Colleges want freshman to read at the beach- NSA Report

While I was reading this report from the National Association of Scholars, I couldn’t help but think how an exemplary high school literacy and school library program should address the very goals the colleges feel is lacking.  If reading with ‘low intellectual difficulty’ is the standard and content that covers a range of sociopolitical themes, the challenge is not so different from what we try to do at KSS every day. Ensuring these goals is problematic if school administration, curriculum and library programs cannot imagine a unified objective a vision that sounds awfully similar to high school appropriate liberal arts. With the emphasis on sciences in recent decades, the values and insights desired have been pushed further and further back. Add the overpowering wave of technology and media and it is no wonder our colleges have reacted with a freshman summer reading list. Sadly prescribing recommended titles in a list does nothing to address the resistant forces or motivations that impact high school grads during the summer. ( eg. working 50 hrs/week at $7/hr leaves little room for recreational or prescriptive reading) I aspire to the day when our teens recreational reading habits would complement their educational reality not interfere with it. It seems to me, what the colleges are asking for is reading as a lifestyle of a civilized society and where libraries are a common connecting thread with access for everyone not just freshman. Sigh! -Al Smith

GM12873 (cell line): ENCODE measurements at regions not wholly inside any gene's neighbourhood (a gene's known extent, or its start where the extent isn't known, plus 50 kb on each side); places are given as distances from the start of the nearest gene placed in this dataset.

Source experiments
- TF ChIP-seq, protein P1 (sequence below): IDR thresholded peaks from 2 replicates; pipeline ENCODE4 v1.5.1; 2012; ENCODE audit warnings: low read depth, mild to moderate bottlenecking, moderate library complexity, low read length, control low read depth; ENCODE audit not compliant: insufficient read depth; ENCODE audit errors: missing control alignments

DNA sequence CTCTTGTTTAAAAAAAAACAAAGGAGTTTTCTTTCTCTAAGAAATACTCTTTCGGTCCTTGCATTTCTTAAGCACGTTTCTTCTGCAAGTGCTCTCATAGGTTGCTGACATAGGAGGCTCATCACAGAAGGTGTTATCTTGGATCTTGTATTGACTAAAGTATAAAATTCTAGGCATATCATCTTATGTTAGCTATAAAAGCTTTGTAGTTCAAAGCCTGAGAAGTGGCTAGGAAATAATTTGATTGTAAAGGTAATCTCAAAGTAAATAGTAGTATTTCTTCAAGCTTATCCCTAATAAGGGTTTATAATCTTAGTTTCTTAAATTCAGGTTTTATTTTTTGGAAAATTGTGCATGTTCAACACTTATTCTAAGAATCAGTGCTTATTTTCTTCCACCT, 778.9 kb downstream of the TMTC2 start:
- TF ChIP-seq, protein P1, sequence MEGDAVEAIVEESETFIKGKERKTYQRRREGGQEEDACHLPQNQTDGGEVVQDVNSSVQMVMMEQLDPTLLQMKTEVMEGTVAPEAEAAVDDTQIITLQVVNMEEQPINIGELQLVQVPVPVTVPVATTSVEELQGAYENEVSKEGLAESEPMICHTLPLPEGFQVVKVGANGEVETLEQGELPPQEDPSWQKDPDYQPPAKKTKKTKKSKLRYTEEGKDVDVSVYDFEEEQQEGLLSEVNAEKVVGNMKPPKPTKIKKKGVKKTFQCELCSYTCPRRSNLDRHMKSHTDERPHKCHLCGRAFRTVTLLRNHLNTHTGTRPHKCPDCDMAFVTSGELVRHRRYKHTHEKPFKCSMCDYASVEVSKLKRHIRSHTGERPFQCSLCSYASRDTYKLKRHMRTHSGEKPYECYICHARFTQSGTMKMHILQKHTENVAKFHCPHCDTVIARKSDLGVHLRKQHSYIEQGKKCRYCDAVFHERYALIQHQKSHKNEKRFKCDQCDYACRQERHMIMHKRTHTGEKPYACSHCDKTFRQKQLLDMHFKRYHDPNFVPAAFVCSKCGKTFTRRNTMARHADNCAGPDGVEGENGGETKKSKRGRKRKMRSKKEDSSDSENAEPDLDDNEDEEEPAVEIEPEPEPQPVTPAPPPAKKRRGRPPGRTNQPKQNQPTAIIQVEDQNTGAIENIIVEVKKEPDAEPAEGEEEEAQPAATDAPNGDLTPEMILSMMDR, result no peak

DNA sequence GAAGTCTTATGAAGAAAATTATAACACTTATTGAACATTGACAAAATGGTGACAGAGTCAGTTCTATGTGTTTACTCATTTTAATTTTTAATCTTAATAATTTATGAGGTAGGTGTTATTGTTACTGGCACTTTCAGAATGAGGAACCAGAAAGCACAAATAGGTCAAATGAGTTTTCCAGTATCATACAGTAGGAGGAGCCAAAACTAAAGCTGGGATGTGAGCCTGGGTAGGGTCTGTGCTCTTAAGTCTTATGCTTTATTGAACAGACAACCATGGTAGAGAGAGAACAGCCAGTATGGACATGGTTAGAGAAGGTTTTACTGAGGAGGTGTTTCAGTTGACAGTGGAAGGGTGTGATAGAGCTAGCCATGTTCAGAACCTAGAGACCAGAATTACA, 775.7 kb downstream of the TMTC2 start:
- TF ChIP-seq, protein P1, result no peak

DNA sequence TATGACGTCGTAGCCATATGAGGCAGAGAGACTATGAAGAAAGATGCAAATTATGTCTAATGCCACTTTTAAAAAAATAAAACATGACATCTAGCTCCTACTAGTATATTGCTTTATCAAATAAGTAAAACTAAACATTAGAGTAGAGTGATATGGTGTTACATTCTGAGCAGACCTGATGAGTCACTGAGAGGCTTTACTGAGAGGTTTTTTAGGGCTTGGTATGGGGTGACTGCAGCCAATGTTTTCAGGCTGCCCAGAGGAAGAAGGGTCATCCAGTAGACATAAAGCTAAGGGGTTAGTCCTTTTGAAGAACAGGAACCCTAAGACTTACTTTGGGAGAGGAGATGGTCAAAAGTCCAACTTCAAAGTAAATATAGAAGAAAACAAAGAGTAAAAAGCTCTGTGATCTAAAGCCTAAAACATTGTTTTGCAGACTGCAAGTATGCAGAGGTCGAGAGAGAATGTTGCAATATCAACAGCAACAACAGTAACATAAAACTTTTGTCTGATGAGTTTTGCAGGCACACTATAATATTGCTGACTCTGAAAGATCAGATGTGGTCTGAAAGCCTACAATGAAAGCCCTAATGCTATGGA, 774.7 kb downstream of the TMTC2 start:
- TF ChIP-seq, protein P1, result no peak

Beach Books: What Do Colleges Want Students to Read Outside Class?

In the last decade, the number of colleges that assign summer reading to incoming freshmen has soared. The National Association of Scholars has tracked and analyzed 290 such programs—the most comprehensive study of “common reading” programs to date. The study reveals national patterns in book selection. Major findings include a widespread assignment of books that promote liberal political views; a preponderance of contemporary writing; and a surprisingly low level of intellectual difficulty.

The NAS recommends seven steps colleges can take to improve their book choices…..

NAS  Report


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